In 2009, Abbey sued 16 separate subcontractors, and eventually won a $12 million judgment in Flathead District Court, one of the largest in county history. The insurance company for the defendants has sued Abbey, saying two of his companies colluded in a settlement with each other. That case made it all the way to the Montana Supreme Court at one point, but is now being decided in Flathead County.
Along the way, Abbey also was sued by one of his lawyers for allegedly not paying $230,000 in attorney fees.
He has been paying property tax in protest since 2012, when he first appealed the $41.8 million valuation set by Lake County officials.
In 2014, Abbey filed an appeal with the Montana Tax Appeal Board, saying the house he was trying to sell at the time for almost $45 million was only worth $9.8 million – the value set by a Missoula appraiser he hired. He wanted his property tax bill of $367,696 reduced by more than two-thirds. However, the board rejected Abbey’s claim.
According to Lake County records, Abbey has paid a total of $1,193,148.98 in property taxes since 2007 – the last year for which records are available –including roughly $16,000 in late fees and penalties.
In 2007, Abbey donated a giant armored vehicle to the Kalispell Police Department. A shooting sports enthusiast, he also installed a world-class clay pigeon course on the island.
Abbey wasn’t the only controversial figure who owned a private island mansion on Flathead Lake. Robert M. Lee, another reclusive millionaire, owned Cromwell Island until his death earlier this year, and in the 1990s built a massive $25-million, fortress-style mansion there.
Lee was infamous for firing subcontractors while projects were incomplete and having workers sign non-disclosure agreements so they wouldn’t talk about what they’d seen on the island.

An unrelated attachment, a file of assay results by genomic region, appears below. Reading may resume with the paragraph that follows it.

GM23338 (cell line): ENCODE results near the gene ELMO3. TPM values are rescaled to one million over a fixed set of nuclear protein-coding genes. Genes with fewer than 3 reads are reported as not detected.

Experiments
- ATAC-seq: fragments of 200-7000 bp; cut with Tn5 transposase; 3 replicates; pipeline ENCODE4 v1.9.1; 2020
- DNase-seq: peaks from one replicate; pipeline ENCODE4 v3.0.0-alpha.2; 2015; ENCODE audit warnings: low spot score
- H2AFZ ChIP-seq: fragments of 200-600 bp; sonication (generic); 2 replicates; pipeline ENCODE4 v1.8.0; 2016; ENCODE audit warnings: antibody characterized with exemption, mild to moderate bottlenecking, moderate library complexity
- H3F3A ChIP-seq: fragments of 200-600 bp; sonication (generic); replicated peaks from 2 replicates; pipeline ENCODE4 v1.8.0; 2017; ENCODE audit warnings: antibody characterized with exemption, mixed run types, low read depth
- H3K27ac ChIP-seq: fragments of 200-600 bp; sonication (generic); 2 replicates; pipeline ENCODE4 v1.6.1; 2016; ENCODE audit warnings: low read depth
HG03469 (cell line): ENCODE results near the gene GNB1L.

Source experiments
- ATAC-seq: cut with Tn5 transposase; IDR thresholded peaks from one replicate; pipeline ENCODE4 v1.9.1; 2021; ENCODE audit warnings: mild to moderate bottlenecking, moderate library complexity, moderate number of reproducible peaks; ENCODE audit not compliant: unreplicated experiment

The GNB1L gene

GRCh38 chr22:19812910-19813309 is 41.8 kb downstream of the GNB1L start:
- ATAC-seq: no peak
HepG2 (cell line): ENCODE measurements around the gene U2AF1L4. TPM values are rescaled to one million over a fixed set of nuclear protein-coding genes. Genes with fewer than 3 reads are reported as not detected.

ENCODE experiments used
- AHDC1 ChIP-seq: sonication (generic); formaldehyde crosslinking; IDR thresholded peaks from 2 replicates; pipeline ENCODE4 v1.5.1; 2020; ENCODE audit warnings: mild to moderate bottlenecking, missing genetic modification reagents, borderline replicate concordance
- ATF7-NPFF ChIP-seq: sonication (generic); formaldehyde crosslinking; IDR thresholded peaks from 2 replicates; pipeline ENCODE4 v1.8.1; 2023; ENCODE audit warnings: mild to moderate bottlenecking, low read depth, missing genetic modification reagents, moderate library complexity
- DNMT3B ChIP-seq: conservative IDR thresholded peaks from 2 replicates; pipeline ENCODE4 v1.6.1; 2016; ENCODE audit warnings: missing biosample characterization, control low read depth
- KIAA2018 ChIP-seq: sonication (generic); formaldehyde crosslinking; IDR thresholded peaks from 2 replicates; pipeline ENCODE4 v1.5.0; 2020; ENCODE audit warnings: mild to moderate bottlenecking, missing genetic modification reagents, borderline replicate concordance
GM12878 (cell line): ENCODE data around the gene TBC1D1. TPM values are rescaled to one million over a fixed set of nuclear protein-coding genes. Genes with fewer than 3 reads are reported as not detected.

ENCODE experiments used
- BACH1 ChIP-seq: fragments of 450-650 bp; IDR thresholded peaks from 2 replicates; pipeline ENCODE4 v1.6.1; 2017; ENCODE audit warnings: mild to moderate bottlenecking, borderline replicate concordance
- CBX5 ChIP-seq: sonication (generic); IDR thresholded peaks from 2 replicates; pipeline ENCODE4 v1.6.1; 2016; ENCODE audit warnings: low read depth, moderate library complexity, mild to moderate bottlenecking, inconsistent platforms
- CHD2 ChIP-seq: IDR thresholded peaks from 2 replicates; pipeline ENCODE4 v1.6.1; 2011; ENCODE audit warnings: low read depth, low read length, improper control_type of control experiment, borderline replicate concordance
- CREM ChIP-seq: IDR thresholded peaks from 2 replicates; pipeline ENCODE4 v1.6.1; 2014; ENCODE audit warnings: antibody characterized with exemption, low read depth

In 2011 he was charged with misdemeanor assault for allegedly groping a female paramedic aboard his private jet. He later pleaded guilty. However, it should be noted that Lee was recalled by many friends as a dedicated conservationist and philanthropist. Cromwell Island is currently owned by a Nevada-based trust set up by Lee before his death.
Yarger said that perhaps because Lee had armed security guards harass boaters who came too close to Cromwell Island, that engendered ill will toward the owner of Shelter Island, as well. He said he’s often had to gently shoo away curious people who land on the island, but he has only had one angry Canadian and a few drunk teens cause real problems.
He believes the house is an engineering marvel, and something that any craftsperson – be it a stonemason, a metalworker or an architect – would appreciate.
“Everything was custom built,” he said. “This house was built solid, in a lot of ways to hospital standards, and it will be here for hundreds of years.”
As for Maddux, she said she hopes all the locals in the area will focus on the beauty of the mansion and what it adds to Montana, rather than the negative publicity associated with the former owner.
“It definitely has that European castle look,” she said. “I think that adds to Montana. I have many properties listed in the Bitterroot Valley that are gorgeous and amazing and beautiful and millions of dollars. They’re not $39 million, but they’re also not on private islands. Nobody complains about those. So it’s just different.”
As for finding a buyer, Maddux said she’s already gotten a couple serious inquiries.
“There’s going to be a lot of interest in a property like this,” she said.